Ways to trade stocks
Before we move on with how to buy shares UK, it is really important that you fully understand the difference between these two ways to trade stocks.
When you invest in real stocks, you are buying shares in a business that has been listed on the stock market. You own the shares, together with any entitlements that go with them, such as annual dividend payments or company voting rights.
Trading stock CFDs is an entirely different approach. A ‘Contract for Difference’ is a contract (with a broker) that enables you to speculate on whether the price of a given stock will rise or fall, over a certain period of time. CFDs are a derivative product, based on the underlying asset, therefore you do not gain ownership of the stock or any privileges associated with it.
A quick guide to brokers
You cannot buy stocks without engaging the services of a stockbroker to act as your intermediary. Traditionally, you would pay quarterly or annual fees to your broker and he would do everything on your behalf.
This type of full-service is still available, at a substantial cost, but modern stockbrokers are moving more towards free stock trading UK based and with a self-service online platform. This means you will avoid paying commissions, but there will always be some costs involved, which you need to determine in advance.
Finding a brokerage that offers stock CFDs is a far easier task, but there are a lot to choose from and some are considerably better than others. We always recommend that you opt for a UK-based, FCA (Financial Conduct Authority) regulated broker to give you peace of mind and financial protection.
Exchanges to note
The London Stock Exchange (LSE) is the primary target for most UK stockbrokers and their clients. However, there are certainly opportunities to diversify to European, US or Asian markets if that is your preference and your broker offers them.
The Financial Times Stock Exchange 100 is more commonly known as the FTSE 100 or colloquially, as the ‘Footsie’. It is a stock index comprising the top 100 companies on the London Stock Exchange. The FTSE 100 is considered to benchmark the prosperity of UK-based businesses.
If you were to consult the FTSE 100 today, you would see that the best shares to buy in UK now are those of Unilever (ULVR). This is a UK/Dutch-owned company that has operated from the UK since 1870. Unilever markets around 400 household brands as well as operating a number of scientific research centres scattered across the UK.
Just as a point to note, companies listed on any stock exchange are appointed a ‘ticker symbol’ for global identification purposes, which is basically an abbreviation of the company name and is always portrayed capitalised. For example, Unilever is ULVR, AstraZeneca is AZN and Tesco is TSCO. Not all of them are entirely intuitive, so it does help to know the ticker symbol for any stocks that interest you.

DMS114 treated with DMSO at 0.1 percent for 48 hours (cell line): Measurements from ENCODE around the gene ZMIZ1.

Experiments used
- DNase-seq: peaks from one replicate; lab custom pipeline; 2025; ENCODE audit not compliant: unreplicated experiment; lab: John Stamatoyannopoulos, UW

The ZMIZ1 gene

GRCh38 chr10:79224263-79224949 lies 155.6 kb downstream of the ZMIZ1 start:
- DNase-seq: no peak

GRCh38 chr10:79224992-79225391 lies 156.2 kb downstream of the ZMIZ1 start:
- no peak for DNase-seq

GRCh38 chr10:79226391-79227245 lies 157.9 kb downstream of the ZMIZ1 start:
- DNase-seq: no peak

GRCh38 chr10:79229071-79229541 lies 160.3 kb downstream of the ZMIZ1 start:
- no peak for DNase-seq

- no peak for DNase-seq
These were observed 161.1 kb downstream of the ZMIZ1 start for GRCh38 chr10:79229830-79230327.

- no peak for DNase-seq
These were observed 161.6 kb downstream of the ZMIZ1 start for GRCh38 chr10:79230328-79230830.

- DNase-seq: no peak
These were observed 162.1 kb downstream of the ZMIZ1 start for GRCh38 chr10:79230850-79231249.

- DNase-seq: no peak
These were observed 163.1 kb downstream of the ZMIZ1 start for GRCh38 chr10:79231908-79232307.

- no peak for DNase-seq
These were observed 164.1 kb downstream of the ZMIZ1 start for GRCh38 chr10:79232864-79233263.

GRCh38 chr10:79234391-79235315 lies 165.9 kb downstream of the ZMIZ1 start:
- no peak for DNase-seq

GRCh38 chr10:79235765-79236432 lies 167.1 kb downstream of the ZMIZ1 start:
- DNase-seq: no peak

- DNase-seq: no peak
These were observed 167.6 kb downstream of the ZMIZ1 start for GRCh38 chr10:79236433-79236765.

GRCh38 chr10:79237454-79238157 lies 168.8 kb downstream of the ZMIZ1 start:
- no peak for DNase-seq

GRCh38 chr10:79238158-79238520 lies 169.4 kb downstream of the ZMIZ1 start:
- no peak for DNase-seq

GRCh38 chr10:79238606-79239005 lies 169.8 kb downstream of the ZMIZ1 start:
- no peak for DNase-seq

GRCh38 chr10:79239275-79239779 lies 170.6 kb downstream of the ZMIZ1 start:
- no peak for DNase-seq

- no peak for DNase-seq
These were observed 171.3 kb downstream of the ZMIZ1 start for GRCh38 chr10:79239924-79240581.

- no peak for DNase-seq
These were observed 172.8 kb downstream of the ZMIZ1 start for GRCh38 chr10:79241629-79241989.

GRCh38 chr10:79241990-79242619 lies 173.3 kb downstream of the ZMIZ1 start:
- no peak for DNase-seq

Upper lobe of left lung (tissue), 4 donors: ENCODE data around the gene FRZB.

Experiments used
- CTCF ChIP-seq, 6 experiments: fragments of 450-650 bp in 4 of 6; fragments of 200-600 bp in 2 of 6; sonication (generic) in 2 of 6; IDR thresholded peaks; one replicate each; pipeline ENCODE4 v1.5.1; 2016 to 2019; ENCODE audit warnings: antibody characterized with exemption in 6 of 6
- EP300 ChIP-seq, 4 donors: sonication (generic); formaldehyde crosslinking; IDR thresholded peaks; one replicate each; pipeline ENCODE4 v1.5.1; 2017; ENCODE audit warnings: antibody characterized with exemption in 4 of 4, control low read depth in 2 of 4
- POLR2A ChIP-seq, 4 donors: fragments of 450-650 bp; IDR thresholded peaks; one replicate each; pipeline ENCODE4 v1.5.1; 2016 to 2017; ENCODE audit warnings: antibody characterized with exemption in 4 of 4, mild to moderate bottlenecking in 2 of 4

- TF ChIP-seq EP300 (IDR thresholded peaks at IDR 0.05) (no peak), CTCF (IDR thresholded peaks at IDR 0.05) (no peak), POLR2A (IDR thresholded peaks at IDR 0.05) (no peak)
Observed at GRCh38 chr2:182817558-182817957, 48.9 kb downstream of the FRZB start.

Best stocks to buy UK as CFDs
For those traders without the capital available to invest in real stocks, CFDs provide a realistic and viable alternative. Instead of buying and owning shares, you are instead speculating on whether the share value will rise or fall. This also means that you can profit from either a buy (long) or sell (short) position.
Here is a quick example for you. To buy Apple shares, UK CFD brokers are currently showing the price at $133 per share and you take a long position. If your prediction was correct and the stock goes up to $134 per share, you can close the trade with a profit. Not all CFD brokers use the stock ticker, but for reference, it is featured on NASDAQ as AAPL.
Because you are trading a contract based on the underlying asset, this does mean you will forego the privileges of share ownership like dividend payments. However, trading CFDs requires far less capital to get started and they are available from a vast number of UK brokers.
Another advantage of trading CFDs, rather than investing in the assets themselves, is the availability of leverage, which allows you to enter a trade with a relatively small deposit but take a bigger trading position by ‘borrowing’ capital from your broker.
Stock sectors – the way different types of business are classified on the stock market
The stock market is divided into eleven sectors, which defined under the Global Industry Classification Standard (GICS):
- Health care
- Consumer discretionary
- Consumer staples
- Information technology
- Communication services
- Real estate
This makes it easier to compare companies that have the same overall business interests. Within each sector, there are further divisions, which include 24 industry groups, 69 industries, and 158 sub-industries.
Stock market sectors are important because they can give you an overall picture of how certain types of business or specific industries are performing, rather than following just one example. No single sector is better than any other in investment terms and the top five routinely exchange places in the list.
If we take Tesla as an example, it belongs to the consumer discretionary sector, although some experts claim the stock patterns are more akin to the IT sector. Either way, it is an interesting one and if you want to buy Tesla shares, UK brokers will have it listed with the ticker 0R0X on the LSE, but you will also see it on the NASDAQ-GS index with the ticker TSLA.